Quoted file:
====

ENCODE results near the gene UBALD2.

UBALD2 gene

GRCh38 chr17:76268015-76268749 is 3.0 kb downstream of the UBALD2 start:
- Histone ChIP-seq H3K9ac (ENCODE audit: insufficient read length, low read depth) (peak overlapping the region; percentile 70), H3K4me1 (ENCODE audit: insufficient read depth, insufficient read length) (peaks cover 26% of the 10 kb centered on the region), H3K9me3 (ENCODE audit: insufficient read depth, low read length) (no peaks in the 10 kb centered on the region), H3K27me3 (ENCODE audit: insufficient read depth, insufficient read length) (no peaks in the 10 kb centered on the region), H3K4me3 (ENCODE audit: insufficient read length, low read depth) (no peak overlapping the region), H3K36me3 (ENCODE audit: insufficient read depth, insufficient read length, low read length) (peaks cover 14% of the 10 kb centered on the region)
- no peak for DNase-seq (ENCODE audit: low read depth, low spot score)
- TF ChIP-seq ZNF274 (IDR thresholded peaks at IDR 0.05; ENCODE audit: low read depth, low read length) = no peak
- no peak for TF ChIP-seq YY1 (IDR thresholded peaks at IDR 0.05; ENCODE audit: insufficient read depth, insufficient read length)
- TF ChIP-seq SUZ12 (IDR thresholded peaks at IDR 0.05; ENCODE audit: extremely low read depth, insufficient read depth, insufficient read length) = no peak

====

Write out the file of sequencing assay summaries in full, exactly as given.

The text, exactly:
ENCODE results near the gene UBALD2.

UBALD2 gene

GRCh38 chr17:76268015-76268749 is 3.0 kb downstream of the UBALD2 start:
- Histone ChIP-seq H3K9ac (ENCODE audit: insufficient read length, low read depth) (peak overlapping the region; percentile 70), H3K4me1 (ENCODE audit: insufficient read depth, insufficient read length) (peaks cover 26% of the 10 kb centered on the region), H3K9me3 (ENCODE audit: insufficient read depth, low read length) (no peaks in the 10 kb centered on the region), H3K27me3 (ENCODE audit: insufficient read depth, insufficient read length) (no peaks in the 10 kb centered on the region), H3K4me3 (ENCODE audit: insufficient read length, low read depth) (no peak overlapping the region), H3K36me3 (ENCODE audit: insufficient read depth, insufficient read length, low read length) (peaks cover 14% of the 10 kb centered on the region)
- no peak for DNase-seq (ENCODE audit: low read depth, low spot score)
- TF ChIP-seq ZNF274 (IDR thresholded peaks at IDR 0.05; ENCODE audit: low read depth, low read length) = no peak
- no peak for TF ChIP-seq YY1 (IDR thresholded peaks at IDR 0.05; ENCODE audit: insufficient read depth, insufficient read length)
- TF ChIP-seq SUZ12 (IDR thresholded peaks at IDR 0.05; ENCODE audit: extremely low read depth, insufficient read depth, insufficient read length) = no peak